Nickelodeon (1976)

Nickelodeon (1976)

“Any jerk can direct!”

In the early days of Hollywood, an attorney (Ryan O’Neal) and a cowboy (Burt Reynolds) — both in love with the same woman (Jane Hitchcock) — become involved in the burgeoning motion picture industry.

Genres, Themes, Actors, and Directors:

  • Brian Keith Films
  • Burt Reynolds Films
  • Comedy
  • Hollywood
  • Lawyers
  • Movie Directors
  • Peter Bogdanovich Films
  • Ryan O’Neal Films
  • Stella Stevens Films

Peter Bogdanovich’s unabashedly affectionate paean to the earliest days of the motion picture industry remains a curiously uninvolving effort — one so focused on recreating elements and attributes of its era that it forgets to tell a compelling tale in its own right. The ultimate point of the storyline seems to be that luck and timing (i.e., serendipity) played a defining role in determining who found work and success in early Hollywood — see the selected quote above for an indication of the attitude on display, supposedly meant as a contrast to the arrival of “real” (i.e., auteurist) cinema (as signified by the film’s powerful culminating sequence, in which the various characters join a wider audience to watch the inaugural screening of D.W. Griffith’s The Birth of a Nation). Meanwhile, Bogdanovich’s screenplay incorporates weak attempts at silent-era slapstick (bespectacled O’Neal is a sort-of stand-in for Harold Lloyd), as well as a standard-issue love triangle subplot which fails to involve us. While serious cinephiles will surely be curious to check this one out given its subject matter, it’s ultimately a missed opportunity; see Howard Zieff and Rob Thompson’s Hearts of the West (released the previous year) for a much more successful and authentic evocation of early Hollywood.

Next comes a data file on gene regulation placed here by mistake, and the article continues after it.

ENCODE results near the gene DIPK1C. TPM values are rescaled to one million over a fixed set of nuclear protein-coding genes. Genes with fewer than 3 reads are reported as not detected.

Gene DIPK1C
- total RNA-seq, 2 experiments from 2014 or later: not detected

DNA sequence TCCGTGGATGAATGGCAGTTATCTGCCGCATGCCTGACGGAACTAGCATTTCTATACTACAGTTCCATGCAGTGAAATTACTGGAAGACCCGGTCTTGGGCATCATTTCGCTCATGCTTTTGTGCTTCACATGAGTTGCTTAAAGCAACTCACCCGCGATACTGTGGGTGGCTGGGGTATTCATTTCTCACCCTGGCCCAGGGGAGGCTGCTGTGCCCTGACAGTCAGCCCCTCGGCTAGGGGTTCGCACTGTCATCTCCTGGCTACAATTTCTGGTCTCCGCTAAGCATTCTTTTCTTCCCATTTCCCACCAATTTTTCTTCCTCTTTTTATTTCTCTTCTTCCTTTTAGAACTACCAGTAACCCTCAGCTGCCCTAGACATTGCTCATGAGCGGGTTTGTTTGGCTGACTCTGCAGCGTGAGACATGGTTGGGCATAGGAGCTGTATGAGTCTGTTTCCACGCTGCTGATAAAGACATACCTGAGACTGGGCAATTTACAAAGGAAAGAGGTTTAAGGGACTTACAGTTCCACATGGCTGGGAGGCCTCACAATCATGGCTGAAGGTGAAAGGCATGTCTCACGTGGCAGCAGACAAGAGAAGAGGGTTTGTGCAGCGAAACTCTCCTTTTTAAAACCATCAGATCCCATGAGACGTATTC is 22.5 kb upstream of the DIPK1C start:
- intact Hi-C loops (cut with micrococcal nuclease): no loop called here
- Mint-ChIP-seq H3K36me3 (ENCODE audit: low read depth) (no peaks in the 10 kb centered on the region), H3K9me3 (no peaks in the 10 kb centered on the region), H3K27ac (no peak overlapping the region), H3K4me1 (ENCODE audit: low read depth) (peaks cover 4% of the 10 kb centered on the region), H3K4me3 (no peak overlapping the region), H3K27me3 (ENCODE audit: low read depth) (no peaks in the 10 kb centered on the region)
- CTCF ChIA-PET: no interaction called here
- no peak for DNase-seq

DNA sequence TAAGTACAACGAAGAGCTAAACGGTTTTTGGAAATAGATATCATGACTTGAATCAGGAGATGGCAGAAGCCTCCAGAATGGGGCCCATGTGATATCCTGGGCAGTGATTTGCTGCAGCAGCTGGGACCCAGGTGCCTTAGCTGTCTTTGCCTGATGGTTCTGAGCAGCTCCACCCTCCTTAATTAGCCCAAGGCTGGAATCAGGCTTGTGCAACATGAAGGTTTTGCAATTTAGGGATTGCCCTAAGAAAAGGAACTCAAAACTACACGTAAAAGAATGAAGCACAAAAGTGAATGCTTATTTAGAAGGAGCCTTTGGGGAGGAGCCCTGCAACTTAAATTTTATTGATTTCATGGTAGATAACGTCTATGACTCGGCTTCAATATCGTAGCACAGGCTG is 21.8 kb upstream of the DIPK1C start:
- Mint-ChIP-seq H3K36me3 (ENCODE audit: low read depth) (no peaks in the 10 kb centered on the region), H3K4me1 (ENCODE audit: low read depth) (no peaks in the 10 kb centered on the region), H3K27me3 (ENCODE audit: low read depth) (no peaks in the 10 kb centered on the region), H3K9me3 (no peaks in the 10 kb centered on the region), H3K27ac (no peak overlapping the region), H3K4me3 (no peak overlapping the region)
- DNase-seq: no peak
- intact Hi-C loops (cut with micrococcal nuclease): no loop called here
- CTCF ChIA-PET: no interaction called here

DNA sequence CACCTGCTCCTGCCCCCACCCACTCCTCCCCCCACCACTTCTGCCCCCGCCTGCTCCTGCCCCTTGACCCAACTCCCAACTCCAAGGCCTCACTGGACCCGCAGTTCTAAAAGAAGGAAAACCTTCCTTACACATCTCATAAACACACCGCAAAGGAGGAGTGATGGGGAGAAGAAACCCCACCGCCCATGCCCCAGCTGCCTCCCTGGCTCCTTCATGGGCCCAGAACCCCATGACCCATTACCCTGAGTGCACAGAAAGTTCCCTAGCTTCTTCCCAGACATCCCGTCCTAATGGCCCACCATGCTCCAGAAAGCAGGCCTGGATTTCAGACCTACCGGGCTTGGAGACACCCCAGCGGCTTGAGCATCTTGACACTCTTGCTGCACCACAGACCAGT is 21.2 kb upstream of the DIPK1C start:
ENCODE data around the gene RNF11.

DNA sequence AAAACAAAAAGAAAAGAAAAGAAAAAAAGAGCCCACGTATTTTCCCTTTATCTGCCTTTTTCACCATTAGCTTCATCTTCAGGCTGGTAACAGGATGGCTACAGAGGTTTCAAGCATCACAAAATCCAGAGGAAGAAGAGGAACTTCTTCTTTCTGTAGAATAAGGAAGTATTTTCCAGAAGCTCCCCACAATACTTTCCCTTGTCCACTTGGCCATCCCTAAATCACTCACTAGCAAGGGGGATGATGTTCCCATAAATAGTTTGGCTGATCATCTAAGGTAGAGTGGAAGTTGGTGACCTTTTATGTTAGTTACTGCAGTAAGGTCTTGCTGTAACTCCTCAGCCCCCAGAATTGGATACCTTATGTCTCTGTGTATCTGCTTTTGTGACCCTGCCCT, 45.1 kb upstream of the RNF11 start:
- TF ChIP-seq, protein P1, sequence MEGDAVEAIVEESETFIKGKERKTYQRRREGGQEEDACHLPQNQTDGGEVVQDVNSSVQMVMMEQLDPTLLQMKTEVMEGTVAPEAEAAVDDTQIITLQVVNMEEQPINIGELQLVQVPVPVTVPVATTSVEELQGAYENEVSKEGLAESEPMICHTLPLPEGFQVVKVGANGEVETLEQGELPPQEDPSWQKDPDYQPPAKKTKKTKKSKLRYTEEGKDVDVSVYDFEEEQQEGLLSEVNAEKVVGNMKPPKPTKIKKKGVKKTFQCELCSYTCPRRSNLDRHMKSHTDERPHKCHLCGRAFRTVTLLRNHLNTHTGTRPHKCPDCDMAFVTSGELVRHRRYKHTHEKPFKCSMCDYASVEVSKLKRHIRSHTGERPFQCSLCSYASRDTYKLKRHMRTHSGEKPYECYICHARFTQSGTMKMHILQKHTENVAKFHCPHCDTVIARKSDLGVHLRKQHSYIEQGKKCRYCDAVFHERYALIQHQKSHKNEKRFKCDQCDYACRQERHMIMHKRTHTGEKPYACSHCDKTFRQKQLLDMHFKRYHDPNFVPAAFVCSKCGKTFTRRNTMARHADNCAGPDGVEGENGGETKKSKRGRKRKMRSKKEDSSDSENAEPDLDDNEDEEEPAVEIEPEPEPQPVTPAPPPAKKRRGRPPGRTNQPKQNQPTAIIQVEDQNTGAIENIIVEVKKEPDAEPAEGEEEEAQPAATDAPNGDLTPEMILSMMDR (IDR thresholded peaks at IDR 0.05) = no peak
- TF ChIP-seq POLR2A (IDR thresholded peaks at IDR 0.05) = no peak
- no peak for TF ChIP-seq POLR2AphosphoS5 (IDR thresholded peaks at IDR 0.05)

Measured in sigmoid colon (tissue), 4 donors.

Note: TCM’s article offers some valuable insights into why this film wasn’t as successful as it could have been; Bogdanovich’s vision was apparently thwarted.

Redeeming Qualities and Moments:

  • Burt Reynolds as Buck Greenway
  • An affectionate homage to early Hollywood

Must See?
No, though it’s worth a one-time look simply for its obvious interest to cinephiles.


One thought on “Nickelodeon (1976)

  1. First viewing. Not must-see; even real cinephiles may soon tire of it.

    Wikpedia informs us that W.D. Richter’s (supposedly much better) original screenplay was more or less abandoned by Bogdanovich, who had his own ideas about a film on the silent era. In turn, the studio had its own ideas about what it wanted from Bogdanovich; it wanted more of a comedy than Bogdanovich was willing to offer.

    The result was a box office flop and a now-forgotten film.

    The first half is a busy little thing (with Bogdanovich borrowing a few elements from ‘What’s Up, Doc?’ and ‘Paper Moon’) and there is an (often-forced) emphasis on physical ‘humor’. The second half sort of plods along in a somewhat-less-coherent fashion. The entertainment factor here is low.

    Of the performers, the only one who comes off well is Brian Keith as O’Neal’s original boss H.H. Cobb. His comic timing is admirable and it’s nice to see Keith having what looks like effortless fun.

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